Jul 182016
 

Summary
The proposed project would not comply with the proponent’s environmental approval, as the water on all three sides outside of the downstream safety boom would be too dangerous for in-water recreation …

  1. Downstream, as water three times as fast as considered safe by Transport Canada would extend over 160′ outside of the proposed safety boom.
  2. To the north of the proposed safety boom, as this would allow those recreating at the base of the Bala north falls to be just ten feet from extremely dangerous water.
  3. To the south of the proposed safety boom, which would be directly at the extremely dangerous water as it would exit the proposed generating station’s tailrace.
     

Detail

  1. The MNR’s 2005 requirements:
    In 2005, the MNR required that proposals for the proposed hydro-electric generating station at the Bala falls: “demonstrate consideration of the extensive aesthetic, recreational, social and economic (i.e. tourism) values in the area of the proposed development.”
    • Summary; the MNR required that recreation in the area must bascially continue.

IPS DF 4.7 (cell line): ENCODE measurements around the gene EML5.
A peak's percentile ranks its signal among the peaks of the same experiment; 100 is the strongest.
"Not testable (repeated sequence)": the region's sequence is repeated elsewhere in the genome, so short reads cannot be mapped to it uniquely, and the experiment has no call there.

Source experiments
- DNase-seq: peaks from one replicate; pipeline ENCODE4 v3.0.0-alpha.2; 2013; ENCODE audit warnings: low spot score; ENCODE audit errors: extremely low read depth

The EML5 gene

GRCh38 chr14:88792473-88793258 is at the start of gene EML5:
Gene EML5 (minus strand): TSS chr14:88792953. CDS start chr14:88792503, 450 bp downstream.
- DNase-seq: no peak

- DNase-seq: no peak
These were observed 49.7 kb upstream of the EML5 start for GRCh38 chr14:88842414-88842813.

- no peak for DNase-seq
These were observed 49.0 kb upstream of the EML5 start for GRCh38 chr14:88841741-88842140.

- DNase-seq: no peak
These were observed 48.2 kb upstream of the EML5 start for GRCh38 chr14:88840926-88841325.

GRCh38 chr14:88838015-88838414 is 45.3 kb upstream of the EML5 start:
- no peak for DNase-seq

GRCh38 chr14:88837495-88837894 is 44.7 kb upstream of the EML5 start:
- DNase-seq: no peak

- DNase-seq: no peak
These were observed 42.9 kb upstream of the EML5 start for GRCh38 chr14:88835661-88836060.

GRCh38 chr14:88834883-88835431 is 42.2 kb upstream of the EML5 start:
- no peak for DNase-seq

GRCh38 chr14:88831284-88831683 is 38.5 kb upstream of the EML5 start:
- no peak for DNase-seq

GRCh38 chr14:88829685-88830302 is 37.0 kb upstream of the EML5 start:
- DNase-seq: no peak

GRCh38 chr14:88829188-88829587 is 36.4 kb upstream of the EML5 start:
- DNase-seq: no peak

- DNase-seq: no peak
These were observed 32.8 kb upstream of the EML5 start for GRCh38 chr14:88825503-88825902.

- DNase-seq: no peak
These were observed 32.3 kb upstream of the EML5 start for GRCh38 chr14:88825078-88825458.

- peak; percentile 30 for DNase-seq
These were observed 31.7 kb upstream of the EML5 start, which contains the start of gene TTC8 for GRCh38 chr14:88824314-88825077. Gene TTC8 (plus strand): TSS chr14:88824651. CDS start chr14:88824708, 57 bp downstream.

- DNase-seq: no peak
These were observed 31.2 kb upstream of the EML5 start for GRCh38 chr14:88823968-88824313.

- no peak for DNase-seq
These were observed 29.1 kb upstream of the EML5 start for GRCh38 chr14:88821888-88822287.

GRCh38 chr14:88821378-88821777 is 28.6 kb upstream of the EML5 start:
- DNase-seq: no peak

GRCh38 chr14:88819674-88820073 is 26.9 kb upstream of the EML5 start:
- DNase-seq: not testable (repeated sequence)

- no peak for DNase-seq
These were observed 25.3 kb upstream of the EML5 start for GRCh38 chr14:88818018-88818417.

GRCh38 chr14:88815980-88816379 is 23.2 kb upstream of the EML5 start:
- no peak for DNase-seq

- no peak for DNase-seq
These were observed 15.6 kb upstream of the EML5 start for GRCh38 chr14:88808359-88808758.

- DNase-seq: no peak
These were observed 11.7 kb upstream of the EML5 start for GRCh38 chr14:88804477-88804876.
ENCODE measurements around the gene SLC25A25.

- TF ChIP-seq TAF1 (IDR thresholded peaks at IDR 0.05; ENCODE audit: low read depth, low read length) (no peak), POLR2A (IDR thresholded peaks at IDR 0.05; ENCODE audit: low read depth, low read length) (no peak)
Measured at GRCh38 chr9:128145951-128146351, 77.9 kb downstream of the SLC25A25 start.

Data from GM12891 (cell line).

2. The proponent’s 2005 Proposal
    The proponent’s 2005 Proposal stated that their proposed project: “incorporates the safe public use and enjoyment of the site”, that they are: “keenly aware of the importance of the site as an outdoor recreation area for tourists” and would: “… not generally diminish the public’s enjoyment of the area for swimming, boating, fishing, picnicking and hiking”.
    • Summary; proponent’s proposal acknowledged the extensive in-water recreation in the area, and said they would not “generally diminish” this.
       
  3. The proponent’s 2009 Environmental Screening/Review report showed the proponent understood the prevalence and importance of in-water recreation, for example:
    1. Section 2.2, Socioeconomic Environment, Local Land Use: “A variety of activities occur within the vicinity of the proposed project site. These include a range of recreational activities such as aquatic sports (boating, fishing, swimming) and snowmobiling.”
    2. Section 2.2.5.10,
      • Recreation: “Lake Muskoka (upstream of North Bala Dam) and Moon River (downstream of North Bala Dam) are popular boating, swimming, scuba diving and recreational fishing areas. …  Many of these recreational uses take place at the base of Bala Falls. Additional details are described below.”
      • Scuba Diving: “Scuba divers reportedly practise below the base of Bala Falls, and there is an area in Lake Muskoka, upstream of the North Bala Dam which also is popular among divers and referred to as Divers’ Point.”
    • Summary; proponent’s 2009 enviromental assessment acknowledged the extensive in-water recreation in the area.
       
  4. The proponent’s 2009 Environmental Screening/Review report committed that in-water recreational actitities could safely continue outside of the proposed safety booms, for example:
    1. Section 6.3.6.1, Tourism and Recreation, Effect on Areas for Public Use: